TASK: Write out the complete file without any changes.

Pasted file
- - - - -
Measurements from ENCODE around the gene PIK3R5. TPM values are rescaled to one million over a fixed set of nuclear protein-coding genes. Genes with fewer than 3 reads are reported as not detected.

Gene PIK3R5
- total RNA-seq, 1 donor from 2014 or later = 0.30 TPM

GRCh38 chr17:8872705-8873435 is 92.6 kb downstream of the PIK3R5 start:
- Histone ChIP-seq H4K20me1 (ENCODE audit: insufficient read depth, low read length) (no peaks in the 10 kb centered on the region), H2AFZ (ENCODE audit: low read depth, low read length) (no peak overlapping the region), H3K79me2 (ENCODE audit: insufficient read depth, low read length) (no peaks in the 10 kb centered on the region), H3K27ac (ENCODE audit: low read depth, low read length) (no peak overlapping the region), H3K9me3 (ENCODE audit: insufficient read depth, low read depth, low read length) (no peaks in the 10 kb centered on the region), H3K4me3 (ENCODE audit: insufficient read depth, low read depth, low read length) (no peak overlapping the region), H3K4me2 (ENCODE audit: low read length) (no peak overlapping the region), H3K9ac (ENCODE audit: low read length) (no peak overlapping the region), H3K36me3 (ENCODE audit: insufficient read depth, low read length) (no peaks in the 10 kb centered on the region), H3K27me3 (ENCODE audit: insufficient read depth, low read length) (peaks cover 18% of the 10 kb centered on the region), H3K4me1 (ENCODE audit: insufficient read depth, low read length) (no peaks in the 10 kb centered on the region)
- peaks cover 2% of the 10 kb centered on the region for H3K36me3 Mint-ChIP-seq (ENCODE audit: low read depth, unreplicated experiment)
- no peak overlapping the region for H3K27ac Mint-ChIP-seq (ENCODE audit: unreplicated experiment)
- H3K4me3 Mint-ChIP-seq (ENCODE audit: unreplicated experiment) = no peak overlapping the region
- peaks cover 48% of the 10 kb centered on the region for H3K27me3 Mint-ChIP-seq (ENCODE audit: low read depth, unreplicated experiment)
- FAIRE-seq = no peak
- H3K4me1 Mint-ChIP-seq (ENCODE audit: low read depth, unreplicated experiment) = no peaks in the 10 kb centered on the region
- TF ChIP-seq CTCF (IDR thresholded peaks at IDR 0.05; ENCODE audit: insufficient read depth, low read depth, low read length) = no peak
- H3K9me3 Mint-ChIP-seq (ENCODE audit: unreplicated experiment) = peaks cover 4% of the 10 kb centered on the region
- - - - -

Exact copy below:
Measurements from ENCODE around the gene PIK3R5. TPM values are rescaled to one million over a fixed set of nuclear protein-coding genes. Genes with fewer than 3 reads are reported as not detected.

Gene PIK3R5
- total RNA-seq, 1 donor from 2014 or later = 0.30 TPM

GRCh38 chr17:8872705-8873435 is 92.6 kb downstream of the PIK3R5 start:
- Histone ChIP-seq H4K20me1 (ENCODE audit: insufficient read depth, low read length) (no peaks in the 10 kb centered on the region), H2AFZ (ENCODE audit: low read depth, low read length) (no peak overlapping the region), H3K79me2 (ENCODE audit: insufficient read depth, low read length) (no peaks in the 10 kb centered on the region), H3K27ac (ENCODE audit: low read depth, low read length) (no peak overlapping the region), H3K9me3 (ENCODE audit: insufficient read depth, low read depth, low read length) (no peaks in the 10 kb centered on the region), H3K4me3 (ENCODE audit: insufficient read depth, low read depth, low read length) (no peak overlapping the region), H3K4me2 (ENCODE audit: low read length) (no peak overlapping the region), H3K9ac (ENCODE audit: low read length) (no peak overlapping the region), H3K36me3 (ENCODE audit: insufficient read depth, low read length) (no peaks in the 10 kb centered on the region), H3K27me3 (ENCODE audit: insufficient read depth, low read length) (peaks cover 18% of the 10 kb centered on the region), H3K4me1 (ENCODE audit: insufficient read depth, low read length) (no peaks in the 10 kb centered on the region)
- peaks cover 2% of the 10 kb centered on the region for H3K36me3 Mint-ChIP-seq (ENCODE audit: low read depth, unreplicated experiment)
- no peak overlapping the region for H3K27ac Mint-ChIP-seq (ENCODE audit: unreplicated experiment)
- H3K4me3 Mint-ChIP-seq (ENCODE audit: unreplicated experiment) = no peak overlapping the region
- peaks cover 48% of the 10 kb centered on the region for H3K27me3 Mint-ChIP-seq (ENCODE audit: low read depth, unreplicated experiment)
- FAIRE-seq = no peak
- H3K4me1 Mint-ChIP-seq (ENCODE audit: low read depth, unreplicated experiment) = no peaks in the 10 kb centered on the region
- TF ChIP-seq CTCF (IDR thresholded peaks at IDR 0.05; ENCODE audit: insufficient read depth, low read depth, low read length) = no peak
- H3K9me3 Mint-ChIP-seq (ENCODE audit: unreplicated experiment) = peaks cover 4% of the 10 kb centered on the region